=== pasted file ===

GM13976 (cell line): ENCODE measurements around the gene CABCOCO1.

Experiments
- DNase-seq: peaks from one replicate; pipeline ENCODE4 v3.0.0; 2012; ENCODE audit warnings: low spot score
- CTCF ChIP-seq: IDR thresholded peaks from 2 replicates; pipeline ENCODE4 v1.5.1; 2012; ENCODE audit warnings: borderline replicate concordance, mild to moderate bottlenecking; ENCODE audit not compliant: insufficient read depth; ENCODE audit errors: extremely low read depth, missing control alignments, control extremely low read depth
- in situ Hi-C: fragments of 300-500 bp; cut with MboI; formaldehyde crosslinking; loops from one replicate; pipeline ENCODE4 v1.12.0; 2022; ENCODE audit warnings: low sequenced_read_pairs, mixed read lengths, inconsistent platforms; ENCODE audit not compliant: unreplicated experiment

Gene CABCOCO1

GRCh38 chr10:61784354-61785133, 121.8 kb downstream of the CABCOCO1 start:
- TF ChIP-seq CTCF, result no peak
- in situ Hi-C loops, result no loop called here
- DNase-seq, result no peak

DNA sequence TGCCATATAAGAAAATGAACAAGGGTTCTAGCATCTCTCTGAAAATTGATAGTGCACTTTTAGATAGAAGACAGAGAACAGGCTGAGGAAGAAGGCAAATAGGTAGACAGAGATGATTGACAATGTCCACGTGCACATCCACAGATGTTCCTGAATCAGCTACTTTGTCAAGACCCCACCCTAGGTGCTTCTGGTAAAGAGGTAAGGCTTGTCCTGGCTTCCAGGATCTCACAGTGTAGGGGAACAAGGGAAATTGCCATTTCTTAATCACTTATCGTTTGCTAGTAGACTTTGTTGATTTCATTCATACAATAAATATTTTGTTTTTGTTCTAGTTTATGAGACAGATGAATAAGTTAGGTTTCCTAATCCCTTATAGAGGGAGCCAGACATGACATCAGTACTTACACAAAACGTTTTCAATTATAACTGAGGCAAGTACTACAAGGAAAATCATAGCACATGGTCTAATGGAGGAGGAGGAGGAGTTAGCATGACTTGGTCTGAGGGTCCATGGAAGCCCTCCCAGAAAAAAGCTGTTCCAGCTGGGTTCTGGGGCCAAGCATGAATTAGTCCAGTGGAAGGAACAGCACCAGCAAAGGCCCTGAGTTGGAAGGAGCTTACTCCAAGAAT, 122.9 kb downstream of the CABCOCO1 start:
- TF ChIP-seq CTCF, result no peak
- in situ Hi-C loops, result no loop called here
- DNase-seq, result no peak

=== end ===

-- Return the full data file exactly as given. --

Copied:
GM13976 (cell line): ENCODE measurements around the gene CABCOCO1.

Experiments
- DNase-seq: peaks from one replicate; pipeline ENCODE4 v3.0.0; 2012; ENCODE audit warnings: low spot score
- CTCF ChIP-seq: IDR thresholded peaks from 2 replicates; pipeline ENCODE4 v1.5.1; 2012; ENCODE audit warnings: borderline replicate concordance, mild to moderate bottlenecking; ENCODE audit not compliant: insufficient read depth; ENCODE audit errors: extremely low read depth, missing control alignments, control extremely low read depth
- in situ Hi-C: fragments of 300-500 bp; cut with MboI; formaldehyde crosslinking; loops from one replicate; pipeline ENCODE4 v1.12.0; 2022; ENCODE audit warnings: low sequenced_read_pairs, mixed read lengths, inconsistent platforms; ENCODE audit not compliant: unreplicated experiment

Gene CABCOCO1

GRCh38 chr10:61784354-61785133, 121.8 kb downstream of the CABCOCO1 start:
- TF ChIP-seq CTCF, result no peak
- in situ Hi-C loops, result no loop called here
- DNase-seq, result no peak

DNA sequence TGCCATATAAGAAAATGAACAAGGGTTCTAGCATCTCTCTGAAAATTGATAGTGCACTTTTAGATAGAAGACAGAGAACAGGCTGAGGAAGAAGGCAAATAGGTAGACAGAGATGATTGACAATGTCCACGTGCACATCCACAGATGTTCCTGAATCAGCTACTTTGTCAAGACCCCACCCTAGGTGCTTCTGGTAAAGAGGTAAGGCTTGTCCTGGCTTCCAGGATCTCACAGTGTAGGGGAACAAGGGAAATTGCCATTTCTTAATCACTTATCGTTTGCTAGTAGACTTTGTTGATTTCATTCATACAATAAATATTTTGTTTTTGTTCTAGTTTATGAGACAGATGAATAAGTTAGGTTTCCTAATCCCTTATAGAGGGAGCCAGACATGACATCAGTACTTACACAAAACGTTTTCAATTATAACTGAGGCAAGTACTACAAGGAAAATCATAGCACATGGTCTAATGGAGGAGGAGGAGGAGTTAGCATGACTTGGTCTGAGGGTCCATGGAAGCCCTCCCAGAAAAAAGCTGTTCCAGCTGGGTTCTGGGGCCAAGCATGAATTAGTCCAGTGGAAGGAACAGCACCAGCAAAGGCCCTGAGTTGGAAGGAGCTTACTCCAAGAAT, 122.9 kb downstream of the CABCOCO1 start:
- TF ChIP-seq CTCF, result no peak
- in situ Hi-C loops, result no loop called here
- DNase-seq, result no peak